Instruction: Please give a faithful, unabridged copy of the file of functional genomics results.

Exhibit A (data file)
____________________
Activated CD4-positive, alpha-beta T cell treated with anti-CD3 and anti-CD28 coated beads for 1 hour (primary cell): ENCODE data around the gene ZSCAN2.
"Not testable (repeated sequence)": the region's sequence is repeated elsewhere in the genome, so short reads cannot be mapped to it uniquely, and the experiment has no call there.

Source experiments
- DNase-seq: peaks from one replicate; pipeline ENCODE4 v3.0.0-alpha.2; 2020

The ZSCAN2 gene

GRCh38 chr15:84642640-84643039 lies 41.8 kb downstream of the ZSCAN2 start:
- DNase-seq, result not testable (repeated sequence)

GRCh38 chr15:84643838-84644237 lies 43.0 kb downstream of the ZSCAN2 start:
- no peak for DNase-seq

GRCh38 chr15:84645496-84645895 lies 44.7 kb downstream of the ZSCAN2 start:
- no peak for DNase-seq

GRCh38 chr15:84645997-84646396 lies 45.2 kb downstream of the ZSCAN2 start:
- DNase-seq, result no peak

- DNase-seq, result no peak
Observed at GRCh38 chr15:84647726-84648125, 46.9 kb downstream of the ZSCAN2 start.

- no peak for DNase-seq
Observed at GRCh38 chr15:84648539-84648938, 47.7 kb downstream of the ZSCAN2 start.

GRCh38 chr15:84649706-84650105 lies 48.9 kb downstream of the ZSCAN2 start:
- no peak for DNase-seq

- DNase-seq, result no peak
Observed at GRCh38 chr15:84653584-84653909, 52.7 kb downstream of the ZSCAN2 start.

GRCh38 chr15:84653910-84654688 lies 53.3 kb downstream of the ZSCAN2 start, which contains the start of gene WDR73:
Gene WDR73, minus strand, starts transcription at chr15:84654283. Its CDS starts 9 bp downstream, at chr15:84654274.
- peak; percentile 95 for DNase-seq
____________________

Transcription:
Activated CD4-positive, alpha-beta T cell treated with anti-CD3 and anti-CD28 coated beads for 1 hour (primary cell): ENCODE data around the gene ZSCAN2.
"Not testable (repeated sequence)": the region's sequence is repeated elsewhere in the genome, so short reads cannot be mapped to it uniquely, and the experiment has no call there.

Source experiments
- DNase-seq: peaks from one replicate; pipeline ENCODE4 v3.0.0-alpha.2; 2020

The ZSCAN2 gene

GRCh38 chr15:84642640-84643039 lies 41.8 kb downstream of the ZSCAN2 start:
- DNase-seq, result not testable (repeated sequence)

GRCh38 chr15:84643838-84644237 lies 43.0 kb downstream of the ZSCAN2 start:
- no peak for DNase-seq

GRCh38 chr15:84645496-84645895 lies 44.7 kb downstream of the ZSCAN2 start:
- no peak for DNase-seq

GRCh38 chr15:84645997-84646396 lies 45.2 kb downstream of the ZSCAN2 start:
- DNase-seq, result no peak

- DNase-seq, result no peak
Observed at GRCh38 chr15:84647726-84648125, 46.9 kb downstream of the ZSCAN2 start.

- no peak for DNase-seq
Observed at GRCh38 chr15:84648539-84648938, 47.7 kb downstream of the ZSCAN2 start.

GRCh38 chr15:84649706-84650105 lies 48.9 kb downstream of the ZSCAN2 start:
- no peak for DNase-seq

- DNase-seq, result no peak
Observed at GRCh38 chr15:84653584-84653909, 52.7 kb downstream of the ZSCAN2 start.

GRCh38 chr15:84653910-84654688 lies 53.3 kb downstream of the ZSCAN2 start, which contains the start of gene WDR73:
Gene WDR73, minus strand, starts transcription at chr15:84654283. Its CDS starts 9 bp downstream, at chr15:84654274.
- peak; percentile 95 for DNase-seq